Brighter futures for heart disease patients

From creating pulsing heart cells in petri dishes to developing bioengineered heart patches made from stem cells, discover the incredible ways that researchers at the RCH and MCRI are using tissue samples to change health outcomes for childhood heart disease (CHD).

Each year, one in every 100 children born are impacted by CHD. As CHD continues to be the leading cause of death and disability in children across Australia, cardiology patients at the RCH aren’t just receiving the best care, they’re also helping to shape breakthroughs for future generations.

Thanks to generous support from Shine On Foundation and the Loti and Victor Smorgon Family Foundation, the Melbourne Centre for Cardiovascular Genomic and Regenerative Medicine (CardioRegen) research program is using genomics and stem cell medicine to help deliver better outcomes for children diagnosed with CHD.

Despite the many incredible medical advancements across the past 20 years which have helped to dramatically increase the survival rate of CHD conditions, the number of children being diagnosed with each year continues to rise.

“As the National Centre for Paediatric Heart Failure and Heart Transplantation, the RCH is seeing a sharp rise in the number of children with CHD hospitalised due to heart failure, a condition whereby the heart is unable to pump enough blood to meet the needs of the body. There are only a few ways to treat heart failure. In mild cases, you can look at drugs or put the child on a ventricular assist device (VAD) which is a machine that breaths and pumps blood for them. However, a large majority of cases require a heart transplant,” said Dr Adam Piers, Program Manager of CardioRegen.

“Sadly, the gap between the number of donors and the number of children with heart failure requiring transplantation is growing. Even if a child does get a transplant, only 50 per cent of them are alive in five years after it, so the transplant is in no way a cure. That’s why CardioRegen is working to come up with therapies that will hopefully stop children needing a transplant, but if they do, will improve their outcomes.”

Led by Professor Igor Konstantinov and Associate Professor Enzo Porrello, CardioRegen brings together a dedicated team of clinicians and researchers from across the hospital and the MCRI to understand the causes of CHD and to help discover new treatments.

The first phase of the CardioRegen project was to establish the Melbourne Children’s Heart Tissue Bank, also referred to as the biobank, which is a repository of heart tissue and blood samples which the team have collected from consenting RCH patients who have received treatment for CHD over the past three years.

“Using biobank samples, we’ve been able to model CHD in a dish and use genomic diagnosis and stem cell modelling to come up with three new future therapies for CHD, which all have the opportunity to improve the clinical outcomes for children with diagnosed with heart conditions”, said Adam.

“The first therapy we’re looking at is developing a bioengineered heart tissue patch. Made of millions of heart cells, which are derived from biobank stem cells, the patch will be attached to the exterior wall of the heart and grow with the patient. The end goal is to improve the function of the heart, potentially removing the need for a heart transplant. If the child does need a transplant, the patch may buy them much needed time.”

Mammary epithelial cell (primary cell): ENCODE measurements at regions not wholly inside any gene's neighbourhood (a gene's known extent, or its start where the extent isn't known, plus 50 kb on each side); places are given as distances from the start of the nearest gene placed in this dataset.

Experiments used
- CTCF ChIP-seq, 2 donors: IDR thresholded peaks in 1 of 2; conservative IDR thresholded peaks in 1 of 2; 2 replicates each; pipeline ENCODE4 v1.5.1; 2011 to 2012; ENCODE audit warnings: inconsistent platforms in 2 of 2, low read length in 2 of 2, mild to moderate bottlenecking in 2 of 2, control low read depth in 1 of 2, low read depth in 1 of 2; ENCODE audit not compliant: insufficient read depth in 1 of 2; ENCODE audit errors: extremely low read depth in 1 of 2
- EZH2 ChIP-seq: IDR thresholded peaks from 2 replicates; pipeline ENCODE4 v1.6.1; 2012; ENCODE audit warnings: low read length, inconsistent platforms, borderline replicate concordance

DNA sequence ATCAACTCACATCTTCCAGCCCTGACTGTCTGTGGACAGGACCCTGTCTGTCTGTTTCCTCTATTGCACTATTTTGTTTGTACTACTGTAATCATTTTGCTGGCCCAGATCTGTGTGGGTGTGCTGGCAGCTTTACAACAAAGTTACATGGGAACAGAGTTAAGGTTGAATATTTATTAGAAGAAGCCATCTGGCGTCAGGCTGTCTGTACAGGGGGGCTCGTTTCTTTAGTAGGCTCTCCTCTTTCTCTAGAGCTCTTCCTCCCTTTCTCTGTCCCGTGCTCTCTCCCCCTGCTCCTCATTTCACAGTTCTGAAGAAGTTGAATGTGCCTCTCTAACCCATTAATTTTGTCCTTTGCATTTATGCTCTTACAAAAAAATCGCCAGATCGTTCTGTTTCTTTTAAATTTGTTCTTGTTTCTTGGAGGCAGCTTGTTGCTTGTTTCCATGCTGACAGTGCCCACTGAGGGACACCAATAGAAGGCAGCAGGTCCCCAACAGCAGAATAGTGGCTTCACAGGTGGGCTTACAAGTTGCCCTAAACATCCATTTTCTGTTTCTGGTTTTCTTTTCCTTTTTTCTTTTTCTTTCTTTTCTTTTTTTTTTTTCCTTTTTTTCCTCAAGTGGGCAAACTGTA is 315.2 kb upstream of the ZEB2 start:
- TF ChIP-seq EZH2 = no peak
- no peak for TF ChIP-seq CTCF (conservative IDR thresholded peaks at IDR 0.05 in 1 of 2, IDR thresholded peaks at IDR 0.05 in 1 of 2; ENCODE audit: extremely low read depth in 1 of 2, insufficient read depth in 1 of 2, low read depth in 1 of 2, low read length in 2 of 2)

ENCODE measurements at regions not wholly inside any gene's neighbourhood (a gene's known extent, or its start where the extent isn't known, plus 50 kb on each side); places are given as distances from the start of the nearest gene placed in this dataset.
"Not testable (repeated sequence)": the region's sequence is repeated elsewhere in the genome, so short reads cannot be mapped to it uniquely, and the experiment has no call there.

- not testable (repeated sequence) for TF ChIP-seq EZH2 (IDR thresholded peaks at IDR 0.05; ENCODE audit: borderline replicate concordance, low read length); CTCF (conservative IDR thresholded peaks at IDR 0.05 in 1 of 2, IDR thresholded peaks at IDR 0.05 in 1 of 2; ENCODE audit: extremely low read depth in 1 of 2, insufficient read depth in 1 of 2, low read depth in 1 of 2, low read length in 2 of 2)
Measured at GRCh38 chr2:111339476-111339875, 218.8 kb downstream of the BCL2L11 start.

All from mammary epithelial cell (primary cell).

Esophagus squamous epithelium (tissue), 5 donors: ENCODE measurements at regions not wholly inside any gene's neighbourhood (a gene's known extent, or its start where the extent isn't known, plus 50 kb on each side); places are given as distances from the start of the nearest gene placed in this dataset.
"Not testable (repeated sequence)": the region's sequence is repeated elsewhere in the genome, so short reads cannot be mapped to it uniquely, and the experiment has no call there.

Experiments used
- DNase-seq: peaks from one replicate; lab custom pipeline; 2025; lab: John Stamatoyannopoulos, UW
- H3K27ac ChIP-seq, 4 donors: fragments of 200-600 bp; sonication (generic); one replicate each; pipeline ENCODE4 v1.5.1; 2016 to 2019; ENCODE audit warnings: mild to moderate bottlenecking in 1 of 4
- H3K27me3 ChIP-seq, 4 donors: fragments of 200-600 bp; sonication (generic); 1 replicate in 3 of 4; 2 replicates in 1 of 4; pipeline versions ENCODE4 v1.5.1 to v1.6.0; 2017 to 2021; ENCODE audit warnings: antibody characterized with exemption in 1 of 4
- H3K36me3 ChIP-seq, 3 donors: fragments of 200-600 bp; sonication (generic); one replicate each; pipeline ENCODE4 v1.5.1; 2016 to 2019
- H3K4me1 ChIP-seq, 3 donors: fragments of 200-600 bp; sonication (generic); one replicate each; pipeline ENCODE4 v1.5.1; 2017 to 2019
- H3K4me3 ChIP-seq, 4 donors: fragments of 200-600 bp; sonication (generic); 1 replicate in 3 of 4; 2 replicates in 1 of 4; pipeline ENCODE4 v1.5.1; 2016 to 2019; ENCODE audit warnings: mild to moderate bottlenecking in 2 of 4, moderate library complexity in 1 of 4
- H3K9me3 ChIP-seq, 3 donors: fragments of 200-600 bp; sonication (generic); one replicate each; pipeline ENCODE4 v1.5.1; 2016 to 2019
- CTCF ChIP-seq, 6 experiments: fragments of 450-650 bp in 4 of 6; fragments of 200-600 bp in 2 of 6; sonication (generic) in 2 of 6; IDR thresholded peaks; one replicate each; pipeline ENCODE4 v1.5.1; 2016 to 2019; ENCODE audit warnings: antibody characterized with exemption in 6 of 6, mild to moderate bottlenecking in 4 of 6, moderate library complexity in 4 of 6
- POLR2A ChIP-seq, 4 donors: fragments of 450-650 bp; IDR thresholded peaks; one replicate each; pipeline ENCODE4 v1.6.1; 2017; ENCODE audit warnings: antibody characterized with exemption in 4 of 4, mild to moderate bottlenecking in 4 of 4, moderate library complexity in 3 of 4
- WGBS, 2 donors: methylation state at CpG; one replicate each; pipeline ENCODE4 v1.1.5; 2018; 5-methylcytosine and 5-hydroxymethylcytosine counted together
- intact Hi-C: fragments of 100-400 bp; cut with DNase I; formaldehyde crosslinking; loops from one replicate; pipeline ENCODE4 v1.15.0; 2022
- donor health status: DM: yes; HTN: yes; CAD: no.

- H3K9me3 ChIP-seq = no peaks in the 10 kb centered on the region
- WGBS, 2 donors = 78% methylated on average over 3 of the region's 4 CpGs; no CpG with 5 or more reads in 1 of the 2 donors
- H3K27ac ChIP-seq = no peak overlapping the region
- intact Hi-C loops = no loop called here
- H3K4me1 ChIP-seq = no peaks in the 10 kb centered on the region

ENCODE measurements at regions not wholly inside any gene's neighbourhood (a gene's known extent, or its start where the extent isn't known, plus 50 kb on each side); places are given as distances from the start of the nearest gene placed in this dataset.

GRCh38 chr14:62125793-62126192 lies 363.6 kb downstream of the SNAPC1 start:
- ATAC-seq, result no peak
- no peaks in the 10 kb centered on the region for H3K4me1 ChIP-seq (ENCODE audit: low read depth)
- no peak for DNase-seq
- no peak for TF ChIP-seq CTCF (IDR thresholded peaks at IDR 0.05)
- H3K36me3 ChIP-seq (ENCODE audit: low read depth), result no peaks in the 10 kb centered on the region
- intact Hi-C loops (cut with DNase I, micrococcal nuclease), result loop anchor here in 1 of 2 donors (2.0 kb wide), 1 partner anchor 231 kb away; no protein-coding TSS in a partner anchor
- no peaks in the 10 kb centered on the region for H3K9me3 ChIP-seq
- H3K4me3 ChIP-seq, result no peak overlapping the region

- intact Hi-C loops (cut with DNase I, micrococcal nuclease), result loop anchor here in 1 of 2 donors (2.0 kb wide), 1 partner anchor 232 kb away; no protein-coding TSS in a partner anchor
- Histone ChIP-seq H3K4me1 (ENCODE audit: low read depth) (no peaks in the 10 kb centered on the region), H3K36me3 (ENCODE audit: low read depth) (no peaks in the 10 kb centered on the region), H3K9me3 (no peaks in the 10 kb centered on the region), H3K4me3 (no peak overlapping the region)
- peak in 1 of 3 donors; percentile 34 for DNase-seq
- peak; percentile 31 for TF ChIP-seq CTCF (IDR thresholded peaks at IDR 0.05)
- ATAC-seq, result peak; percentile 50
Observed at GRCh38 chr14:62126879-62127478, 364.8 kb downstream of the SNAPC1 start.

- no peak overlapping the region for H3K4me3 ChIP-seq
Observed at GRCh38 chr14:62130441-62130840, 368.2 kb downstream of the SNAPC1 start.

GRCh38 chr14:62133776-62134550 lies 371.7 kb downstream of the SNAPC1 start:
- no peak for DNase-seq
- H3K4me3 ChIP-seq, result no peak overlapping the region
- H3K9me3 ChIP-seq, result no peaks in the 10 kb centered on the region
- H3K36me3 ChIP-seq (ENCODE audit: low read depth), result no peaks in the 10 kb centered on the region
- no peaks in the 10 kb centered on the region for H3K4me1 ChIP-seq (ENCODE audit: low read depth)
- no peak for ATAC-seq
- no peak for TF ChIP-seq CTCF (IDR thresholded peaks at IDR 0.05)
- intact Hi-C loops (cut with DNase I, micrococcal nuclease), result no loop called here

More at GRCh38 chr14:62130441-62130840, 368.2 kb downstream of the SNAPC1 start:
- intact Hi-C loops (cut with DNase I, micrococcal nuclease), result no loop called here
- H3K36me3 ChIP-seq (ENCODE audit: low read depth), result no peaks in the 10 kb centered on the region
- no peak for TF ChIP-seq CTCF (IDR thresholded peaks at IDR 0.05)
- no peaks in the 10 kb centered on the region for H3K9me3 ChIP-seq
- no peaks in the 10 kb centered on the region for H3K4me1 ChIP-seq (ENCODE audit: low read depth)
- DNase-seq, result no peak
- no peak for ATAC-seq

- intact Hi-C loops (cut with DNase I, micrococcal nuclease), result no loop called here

“The second therapy is centred around drug development. Again, we will use the stem cells from the biobank to create heart cells. From there we will be able to look for pre- existing medications or drug compounds that can promote better outcomes for children. This might be heart regeneration for certain conditions, or the identification of specific drugs to treat cardiomyopathies for other patients.”

“The final therapy involves creating a new diagnostic screening tool for heart transplant rejection, which is something Igor is incredibly passionate about. Currently, when a child has a heart transplant, they are required to have frequent diagnostic tests to ensure the heart isn’t rejecting. This requires them to come to the hospital every month for the first six months, and then every few months for two years after that for a biopsy. Not only is it expensive, but it is awful for the child. Plus, for families who live interstate, it often means relocating to Melbourne for a period of time after the transplant.”

“Through the biobank, we’ve been taking blood samples from patients at each biopsy and looking at the immune cells in the blood. We have then been able to link back to their rejection score to see if there are patterns that emerge. While we’re only in the research stage, we are seeing some promising patterns, and ideally, down the track we will be able to replace the biopsy with a blood sample that would be taken at their local pathology centre. While it isn’t stopping the heart rejecting, we hope that it will improve their quality of life as they won’t need to have invasive surgeries or even relocate.”

Thanks to philanthropic funding, the CardioRegen team is well positioned for phase two of the project, which will see an expansion of pre-clinical testing for the patch. They will also enter pre-clinical work for the drug therapy and diagnostic testing projects, again with the aim of entering clinical trials in the next five to 10 years.

“The support that we have received from both Shine On Foundation and the Loti and Victor Smorgon Family Foundation have been integral to the project. Not only did this funding allow us to establish the Melbourne Children’s Heart Tissue Bank, but we have also been able to leverage it to secure other project grants,” said Adam.

“We hope that within the next five to 10 years, we will be well on the way to delivering cardiac regenerative medicine on campus.”